I recommend homemade blended smoothies before drinking preservative- and artificial ingredient-laden drinks like Ensure or Muscle Milk. You can make smoothies with any kind of pure protein powder. Whey is a popular protein powder. I buy undenatured organic whey as it is more pure and less processed. Rice, pea, or hemp protein powder are good choices as well but may be grittier. The only protein I don’t recommend is soy protein. It is one of my trigger foods and can be inflammatory. Also, the majority of soy is a “genetically modified organism” aka GMO food product, which I’ll talk about in the next paragraph. Once you have selected a protein powder, put a few scoops in a blender and add vegetables and fruits and/or their juice, yogurt or kefir if you want, and a healthy fat like flax or olive oil (warning: even healthy oils/fats can cause an SOD flare). It isn’t fun to live on a liquid diet but can be useful during severe flare ups as a meal replacement. There is also a good medical food replacement supplement called GI Sustain by Metagenics. I don’t have a stake in the company or product. I just know some people with unintended weight loss and malabsorption issues who benefited from it. It is one of the cleanest most gut friendly supplemental medical foods I’ve seen.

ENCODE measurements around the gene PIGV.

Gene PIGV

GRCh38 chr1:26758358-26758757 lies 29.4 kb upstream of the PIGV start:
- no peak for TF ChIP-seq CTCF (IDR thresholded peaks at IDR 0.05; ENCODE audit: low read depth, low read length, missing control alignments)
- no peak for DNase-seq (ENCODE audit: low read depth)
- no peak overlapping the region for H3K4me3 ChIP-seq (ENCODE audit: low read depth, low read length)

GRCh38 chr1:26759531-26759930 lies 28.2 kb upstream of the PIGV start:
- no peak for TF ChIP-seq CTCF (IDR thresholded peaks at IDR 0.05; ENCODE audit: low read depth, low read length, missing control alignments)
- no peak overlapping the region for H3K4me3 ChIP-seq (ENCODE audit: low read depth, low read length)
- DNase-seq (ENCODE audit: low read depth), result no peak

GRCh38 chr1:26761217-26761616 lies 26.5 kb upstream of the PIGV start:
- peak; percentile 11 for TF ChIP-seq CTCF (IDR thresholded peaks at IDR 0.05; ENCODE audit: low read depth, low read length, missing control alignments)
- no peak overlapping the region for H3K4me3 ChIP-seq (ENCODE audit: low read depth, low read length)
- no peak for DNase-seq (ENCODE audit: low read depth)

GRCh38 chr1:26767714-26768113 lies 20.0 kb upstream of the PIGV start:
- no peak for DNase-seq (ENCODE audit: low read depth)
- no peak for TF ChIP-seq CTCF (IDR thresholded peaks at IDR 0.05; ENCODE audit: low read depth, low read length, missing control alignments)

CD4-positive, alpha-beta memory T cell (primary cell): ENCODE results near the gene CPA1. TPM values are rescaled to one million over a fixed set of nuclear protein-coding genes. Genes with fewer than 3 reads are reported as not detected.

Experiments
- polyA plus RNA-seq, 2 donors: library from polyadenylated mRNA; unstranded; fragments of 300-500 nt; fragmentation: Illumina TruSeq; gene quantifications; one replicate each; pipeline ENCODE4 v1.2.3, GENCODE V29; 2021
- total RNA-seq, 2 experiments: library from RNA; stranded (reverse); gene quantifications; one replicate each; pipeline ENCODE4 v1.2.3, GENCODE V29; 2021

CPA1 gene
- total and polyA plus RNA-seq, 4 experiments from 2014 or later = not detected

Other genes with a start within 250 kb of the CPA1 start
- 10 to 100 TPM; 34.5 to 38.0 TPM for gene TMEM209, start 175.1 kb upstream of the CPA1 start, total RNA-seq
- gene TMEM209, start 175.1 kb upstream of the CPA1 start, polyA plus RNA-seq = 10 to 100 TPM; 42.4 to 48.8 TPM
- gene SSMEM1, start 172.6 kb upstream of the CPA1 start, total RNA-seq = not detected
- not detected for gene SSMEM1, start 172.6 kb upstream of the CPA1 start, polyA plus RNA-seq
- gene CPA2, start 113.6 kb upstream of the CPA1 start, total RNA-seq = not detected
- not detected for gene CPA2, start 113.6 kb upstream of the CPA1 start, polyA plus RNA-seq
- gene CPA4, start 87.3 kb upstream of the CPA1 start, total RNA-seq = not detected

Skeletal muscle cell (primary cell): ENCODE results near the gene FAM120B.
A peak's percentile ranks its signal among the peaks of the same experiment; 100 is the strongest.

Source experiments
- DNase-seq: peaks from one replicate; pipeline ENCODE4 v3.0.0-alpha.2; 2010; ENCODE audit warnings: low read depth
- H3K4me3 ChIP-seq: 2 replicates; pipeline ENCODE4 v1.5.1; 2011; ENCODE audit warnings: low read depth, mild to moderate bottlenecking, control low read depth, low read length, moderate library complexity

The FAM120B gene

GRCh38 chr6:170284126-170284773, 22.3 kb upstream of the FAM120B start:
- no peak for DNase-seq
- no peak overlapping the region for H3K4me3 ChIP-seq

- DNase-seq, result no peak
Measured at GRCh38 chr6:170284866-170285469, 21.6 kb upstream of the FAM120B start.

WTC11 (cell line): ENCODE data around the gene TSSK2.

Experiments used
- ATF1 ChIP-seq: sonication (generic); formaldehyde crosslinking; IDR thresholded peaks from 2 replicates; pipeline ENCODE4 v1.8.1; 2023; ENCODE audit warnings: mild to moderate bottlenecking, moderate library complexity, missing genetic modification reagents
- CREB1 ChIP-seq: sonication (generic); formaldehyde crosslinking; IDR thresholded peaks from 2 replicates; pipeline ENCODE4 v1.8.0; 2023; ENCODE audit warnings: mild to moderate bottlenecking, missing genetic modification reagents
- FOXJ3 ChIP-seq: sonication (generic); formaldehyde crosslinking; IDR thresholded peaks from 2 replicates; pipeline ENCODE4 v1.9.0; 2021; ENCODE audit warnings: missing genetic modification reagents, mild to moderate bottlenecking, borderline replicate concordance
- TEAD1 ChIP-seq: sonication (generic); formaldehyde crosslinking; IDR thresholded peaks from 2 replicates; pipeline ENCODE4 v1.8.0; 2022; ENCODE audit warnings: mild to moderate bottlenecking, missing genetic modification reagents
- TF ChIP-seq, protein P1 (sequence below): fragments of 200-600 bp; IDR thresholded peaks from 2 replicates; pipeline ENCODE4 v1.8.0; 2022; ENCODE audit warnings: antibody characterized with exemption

Good Diet Habits
Eat organic and non-processed foods. Ideally, shop in the outer aisles of the grocery store. I particularly steer clear of GMO foods, which are engineered to withstand large applications of Roundup, a toxic fertilizer. GMO foods aren’t the same foods our ancestors ate, which could mean they are harder to digest. I also advocate consuming only antibiotic free meat. The antibiotics injected into these animals are often powerful and can be neurotoxic. Quite often the meat industry uses fluoroquinolone antibiotics which were invented to kill Anthrax! These antibiotics end up in our bodies, disrupting our precious microbiome. Your liver will love you for keeping your diet clean as it has to work overtime to detoxify foods containing pesticides, preservatives, artificial flavorings and coloring, and other toxins.